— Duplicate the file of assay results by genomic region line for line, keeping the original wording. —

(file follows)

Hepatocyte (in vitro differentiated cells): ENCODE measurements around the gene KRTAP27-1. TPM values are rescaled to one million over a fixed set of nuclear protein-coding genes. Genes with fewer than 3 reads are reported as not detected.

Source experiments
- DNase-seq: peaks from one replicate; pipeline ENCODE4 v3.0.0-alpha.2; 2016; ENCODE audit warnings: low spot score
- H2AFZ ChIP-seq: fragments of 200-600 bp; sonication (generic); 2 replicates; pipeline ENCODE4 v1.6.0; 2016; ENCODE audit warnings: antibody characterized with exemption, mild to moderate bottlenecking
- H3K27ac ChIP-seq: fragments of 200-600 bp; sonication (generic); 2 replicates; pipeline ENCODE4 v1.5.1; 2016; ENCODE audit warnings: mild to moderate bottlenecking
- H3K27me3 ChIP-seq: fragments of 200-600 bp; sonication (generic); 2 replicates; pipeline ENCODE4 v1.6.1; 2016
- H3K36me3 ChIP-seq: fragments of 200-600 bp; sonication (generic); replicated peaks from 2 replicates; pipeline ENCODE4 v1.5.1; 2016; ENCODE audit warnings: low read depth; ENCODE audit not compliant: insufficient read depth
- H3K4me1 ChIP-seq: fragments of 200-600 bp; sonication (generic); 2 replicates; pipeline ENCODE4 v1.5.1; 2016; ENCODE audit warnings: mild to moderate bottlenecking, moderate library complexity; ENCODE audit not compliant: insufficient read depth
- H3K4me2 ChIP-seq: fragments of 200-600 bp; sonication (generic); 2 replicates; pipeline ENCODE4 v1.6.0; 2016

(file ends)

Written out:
Hepatocyte (in vitro differentiated cells): ENCODE measurements around the gene KRTAP27-1. TPM values are rescaled to one million over a fixed set of nuclear protein-coding genes. Genes with fewer than 3 reads are reported as not detected.

Source experiments
- DNase-seq: peaks from one replicate; pipeline ENCODE4 v3.0.0-alpha.2; 2016; ENCODE audit warnings: low spot score
- H2AFZ ChIP-seq: fragments of 200-600 bp; sonication (generic); 2 replicates; pipeline ENCODE4 v1.6.0; 2016; ENCODE audit warnings: antibody characterized with exemption, mild to moderate bottlenecking
- H3K27ac ChIP-seq: fragments of 200-600 bp; sonication (generic); 2 replicates; pipeline ENCODE4 v1.5.1; 2016; ENCODE audit warnings: mild to moderate bottlenecking
- H3K27me3 ChIP-seq: fragments of 200-600 bp; sonication (generic); 2 replicates; pipeline ENCODE4 v1.6.1; 2016
- H3K36me3 ChIP-seq: fragments of 200-600 bp; sonication (generic); replicated peaks from 2 replicates; pipeline ENCODE4 v1.5.1; 2016; ENCODE audit warnings: low read depth; ENCODE audit not compliant: insufficient read depth
- H3K4me1 ChIP-seq: fragments of 200-600 bp; sonication (generic); 2 replicates; pipeline ENCODE4 v1.5.1; 2016; ENCODE audit warnings: mild to moderate bottlenecking, moderate library complexity; ENCODE audit not compliant: insufficient read depth
- H3K4me2 ChIP-seq: fragments of 200-600 bp; sonication (generic); 2 replicates; pipeline ENCODE4 v1.6.0; 2016